In catering, as in many other disciplines, the final result is subjective, and it is the chef who must have criteria when finalizing the recipe and testing it. The customer’s perception is also subjective, not everyone perceives acid, salty, bitter or sweet in the same way. The variants of each customer’s perception are infinite, such as origin, age, education, genetics, etc. What is clear to the Hospitalet native is that artificial intelligence will accelerate the creative process, and it is the mid-high-end restaurant industry that is going to make the most of it.
In the case of more conceptual restaurants such as Mugaritz or El Bulli -in his previous stage- Ferran comments that uncertainty looms more in his mind, he cannot imagine artificial creativity developing unknown concepts, such as deconstruction or spherification, but we should not close ourselves to absolutely nothing, he concludes.
Customer experience is another area where AI is going to be an indispensable tool. There is talk of micro gesture analysis through facial recognition, but according to Inma Martinez, chair of the AI Expert Group of the GPAI, the G7’s AI agency, this type of micro gesture analysis clashes with the recently passed official European legislation that prohibits the use of AI for facial recognition.
Data related to sensory anthropology will be optimally analyzed at breakneck speeds by AI. Biases such as country of origin, age or culture with their different perceptions and tastes will take tasting to another level.
Guest Intelligence tools and companies like Qualtrics already use AI for semantic analysis of customer reviews, giving restaurants and hotels a more realistic picture of what customers are and are not demanding.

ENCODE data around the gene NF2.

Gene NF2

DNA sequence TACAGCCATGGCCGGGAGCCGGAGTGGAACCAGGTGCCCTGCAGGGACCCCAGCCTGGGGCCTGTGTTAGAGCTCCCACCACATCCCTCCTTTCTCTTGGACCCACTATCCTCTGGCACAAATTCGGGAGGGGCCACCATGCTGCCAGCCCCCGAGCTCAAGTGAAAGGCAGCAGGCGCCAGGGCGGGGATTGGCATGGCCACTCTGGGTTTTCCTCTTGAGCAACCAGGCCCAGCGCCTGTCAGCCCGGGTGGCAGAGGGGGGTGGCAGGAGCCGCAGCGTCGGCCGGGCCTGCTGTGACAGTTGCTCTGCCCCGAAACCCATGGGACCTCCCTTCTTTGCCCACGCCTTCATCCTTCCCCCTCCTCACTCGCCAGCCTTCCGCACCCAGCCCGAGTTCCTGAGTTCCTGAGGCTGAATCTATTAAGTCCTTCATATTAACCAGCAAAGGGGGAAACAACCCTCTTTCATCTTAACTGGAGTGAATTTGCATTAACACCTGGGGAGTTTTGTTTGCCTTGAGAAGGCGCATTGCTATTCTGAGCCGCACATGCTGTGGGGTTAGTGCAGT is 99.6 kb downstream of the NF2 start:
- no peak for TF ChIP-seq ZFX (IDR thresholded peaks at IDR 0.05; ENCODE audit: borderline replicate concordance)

In the field of manual labor productivity, we are still a long way from finding android chefs in our kitchens. According to Ramón Mantarás, director of the Artificial Intelligence Research Institute at CSIC, a task as simple as frying an egg would be a very high challenge for robotics, which, together with the high cost of developing it, means that it is far from being profitable. What we can find is a very considerable improvement in home automation linked to AI. Refrigerators, for example, will be able to analyze ethylene gases from our vegetables, which are responsible for their decomposition, and thus prioritize their consumption.
Sustainability is undoubtedly one of the fields in which AI is making the greatest advances. Companies such as Moa are using AI to develop proteins from waste or by-products derived from food chains, thus reducing waste. The agriculture of the present-future is also using artificial intelligence in the optimization of farmland, the exact time of harvest, detection of the onset of pests by aerial images, leaks in irrigation or the analysis of purchasing patterns.
With all of the above, we have a very encouraging future ahead of us. It is undoubtedly easy to fall into neophobia, but to go against this technology would be to go against human evolution. It is not possible to know whether chefs who feed on this intelligence will be ostracized, whether we will end up seeing androids serving coffee, whether the best recipe in history will be created by this new technology or whether we are facing the birth of Nietzsche’s digital superman, but let us not forget that the greatest advances in our civilization have been without the help of this artificial intelligence. In the field of catering, in the end, it all comes down to what is on the plate being edible and making us enjoy it, so let’s not magnify this new technology but, rather, let’s take advantage of it in an ethical and common sense way. We are a consequence of our time and in 2023, nothing is immutable.